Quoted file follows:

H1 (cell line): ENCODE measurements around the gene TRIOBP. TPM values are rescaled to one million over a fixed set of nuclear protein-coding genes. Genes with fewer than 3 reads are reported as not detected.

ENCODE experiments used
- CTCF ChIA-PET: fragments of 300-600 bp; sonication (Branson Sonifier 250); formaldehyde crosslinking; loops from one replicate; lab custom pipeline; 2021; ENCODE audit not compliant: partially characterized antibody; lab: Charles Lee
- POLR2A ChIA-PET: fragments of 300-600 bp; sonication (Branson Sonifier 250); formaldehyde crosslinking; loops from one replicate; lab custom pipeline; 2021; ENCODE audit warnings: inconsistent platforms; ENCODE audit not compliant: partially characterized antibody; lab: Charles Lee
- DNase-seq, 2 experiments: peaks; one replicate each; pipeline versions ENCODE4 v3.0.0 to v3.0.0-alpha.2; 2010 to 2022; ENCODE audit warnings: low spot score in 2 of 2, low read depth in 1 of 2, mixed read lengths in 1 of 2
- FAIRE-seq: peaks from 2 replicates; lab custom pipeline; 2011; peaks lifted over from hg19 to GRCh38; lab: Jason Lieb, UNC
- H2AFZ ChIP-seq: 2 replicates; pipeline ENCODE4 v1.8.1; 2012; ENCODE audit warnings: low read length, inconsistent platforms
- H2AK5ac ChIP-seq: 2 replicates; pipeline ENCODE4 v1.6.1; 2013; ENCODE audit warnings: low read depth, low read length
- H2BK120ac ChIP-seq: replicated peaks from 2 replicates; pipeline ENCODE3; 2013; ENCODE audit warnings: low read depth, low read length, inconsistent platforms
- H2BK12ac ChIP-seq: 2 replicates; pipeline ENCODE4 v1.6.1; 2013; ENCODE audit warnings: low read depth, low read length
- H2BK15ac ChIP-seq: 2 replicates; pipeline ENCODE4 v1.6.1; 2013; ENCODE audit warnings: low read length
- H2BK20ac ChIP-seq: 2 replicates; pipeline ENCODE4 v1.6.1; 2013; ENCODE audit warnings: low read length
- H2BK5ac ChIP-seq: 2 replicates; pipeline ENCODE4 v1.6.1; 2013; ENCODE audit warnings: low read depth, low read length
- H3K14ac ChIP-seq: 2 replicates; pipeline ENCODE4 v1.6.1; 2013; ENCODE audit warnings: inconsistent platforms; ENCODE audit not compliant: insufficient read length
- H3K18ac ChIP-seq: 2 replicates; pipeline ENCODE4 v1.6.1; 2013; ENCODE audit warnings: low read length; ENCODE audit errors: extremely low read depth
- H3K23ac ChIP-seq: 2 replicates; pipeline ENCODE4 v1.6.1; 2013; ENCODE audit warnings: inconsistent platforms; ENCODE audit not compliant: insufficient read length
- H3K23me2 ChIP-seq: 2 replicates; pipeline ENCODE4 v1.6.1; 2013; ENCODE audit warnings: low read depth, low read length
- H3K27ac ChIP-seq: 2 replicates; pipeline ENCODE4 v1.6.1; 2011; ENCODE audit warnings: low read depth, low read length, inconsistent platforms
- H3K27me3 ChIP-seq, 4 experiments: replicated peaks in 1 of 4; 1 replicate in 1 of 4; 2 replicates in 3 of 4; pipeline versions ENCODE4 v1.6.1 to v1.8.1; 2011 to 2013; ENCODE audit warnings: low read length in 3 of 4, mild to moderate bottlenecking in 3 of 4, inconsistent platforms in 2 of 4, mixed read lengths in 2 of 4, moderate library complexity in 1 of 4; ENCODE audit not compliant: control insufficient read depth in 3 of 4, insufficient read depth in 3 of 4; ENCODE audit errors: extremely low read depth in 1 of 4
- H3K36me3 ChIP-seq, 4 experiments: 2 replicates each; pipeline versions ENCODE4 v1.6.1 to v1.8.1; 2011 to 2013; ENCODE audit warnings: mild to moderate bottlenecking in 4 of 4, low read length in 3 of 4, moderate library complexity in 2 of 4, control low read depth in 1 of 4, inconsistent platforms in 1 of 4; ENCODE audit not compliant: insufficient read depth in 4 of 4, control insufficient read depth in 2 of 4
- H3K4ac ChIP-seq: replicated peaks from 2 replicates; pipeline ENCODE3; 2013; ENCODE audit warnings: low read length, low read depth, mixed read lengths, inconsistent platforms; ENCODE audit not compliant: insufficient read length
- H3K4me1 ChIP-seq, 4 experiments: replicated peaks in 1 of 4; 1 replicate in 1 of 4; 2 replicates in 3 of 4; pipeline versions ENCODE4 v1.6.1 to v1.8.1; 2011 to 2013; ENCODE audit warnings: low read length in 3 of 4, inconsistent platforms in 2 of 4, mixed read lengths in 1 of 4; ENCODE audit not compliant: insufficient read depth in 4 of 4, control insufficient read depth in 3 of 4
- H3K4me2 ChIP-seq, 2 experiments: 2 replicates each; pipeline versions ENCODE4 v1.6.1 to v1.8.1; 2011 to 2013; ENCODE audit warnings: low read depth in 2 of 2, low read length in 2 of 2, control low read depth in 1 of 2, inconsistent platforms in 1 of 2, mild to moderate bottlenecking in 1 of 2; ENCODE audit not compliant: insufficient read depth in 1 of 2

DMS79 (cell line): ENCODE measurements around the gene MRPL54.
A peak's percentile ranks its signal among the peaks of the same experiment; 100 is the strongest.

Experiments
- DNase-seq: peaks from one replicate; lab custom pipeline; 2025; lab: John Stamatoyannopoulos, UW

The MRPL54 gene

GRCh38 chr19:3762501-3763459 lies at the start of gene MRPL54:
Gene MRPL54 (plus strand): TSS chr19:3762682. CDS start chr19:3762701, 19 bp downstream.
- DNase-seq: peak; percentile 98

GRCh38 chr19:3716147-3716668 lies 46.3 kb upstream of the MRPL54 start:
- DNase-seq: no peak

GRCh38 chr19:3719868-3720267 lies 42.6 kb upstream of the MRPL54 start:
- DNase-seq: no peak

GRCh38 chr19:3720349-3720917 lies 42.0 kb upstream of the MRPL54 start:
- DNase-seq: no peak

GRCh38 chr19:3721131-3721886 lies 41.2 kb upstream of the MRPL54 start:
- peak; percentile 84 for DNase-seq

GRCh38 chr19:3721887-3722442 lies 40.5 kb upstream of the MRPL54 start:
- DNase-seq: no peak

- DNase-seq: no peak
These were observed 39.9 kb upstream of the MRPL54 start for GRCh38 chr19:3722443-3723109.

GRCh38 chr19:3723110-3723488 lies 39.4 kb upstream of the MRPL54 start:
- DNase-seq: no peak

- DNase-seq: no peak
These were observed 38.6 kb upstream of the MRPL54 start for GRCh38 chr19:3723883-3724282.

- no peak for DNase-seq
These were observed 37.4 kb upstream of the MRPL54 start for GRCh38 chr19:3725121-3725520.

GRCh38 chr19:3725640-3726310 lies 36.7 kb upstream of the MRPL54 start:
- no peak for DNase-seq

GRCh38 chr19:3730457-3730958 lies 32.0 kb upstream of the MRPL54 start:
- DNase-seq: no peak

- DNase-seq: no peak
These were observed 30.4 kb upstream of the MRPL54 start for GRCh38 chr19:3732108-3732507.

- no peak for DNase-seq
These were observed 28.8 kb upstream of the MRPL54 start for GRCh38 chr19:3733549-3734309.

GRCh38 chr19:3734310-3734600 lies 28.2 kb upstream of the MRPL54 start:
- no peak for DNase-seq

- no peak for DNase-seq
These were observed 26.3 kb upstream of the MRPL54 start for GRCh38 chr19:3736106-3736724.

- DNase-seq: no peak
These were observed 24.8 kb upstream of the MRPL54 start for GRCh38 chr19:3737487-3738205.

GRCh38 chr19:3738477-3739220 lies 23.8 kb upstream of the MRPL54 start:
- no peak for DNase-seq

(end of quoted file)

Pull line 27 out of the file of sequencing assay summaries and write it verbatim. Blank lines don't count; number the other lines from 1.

- DNase-seq: peaks from one replicate; lab custom pipeline; 2025; lab: John Stamatoyannopoulos, UW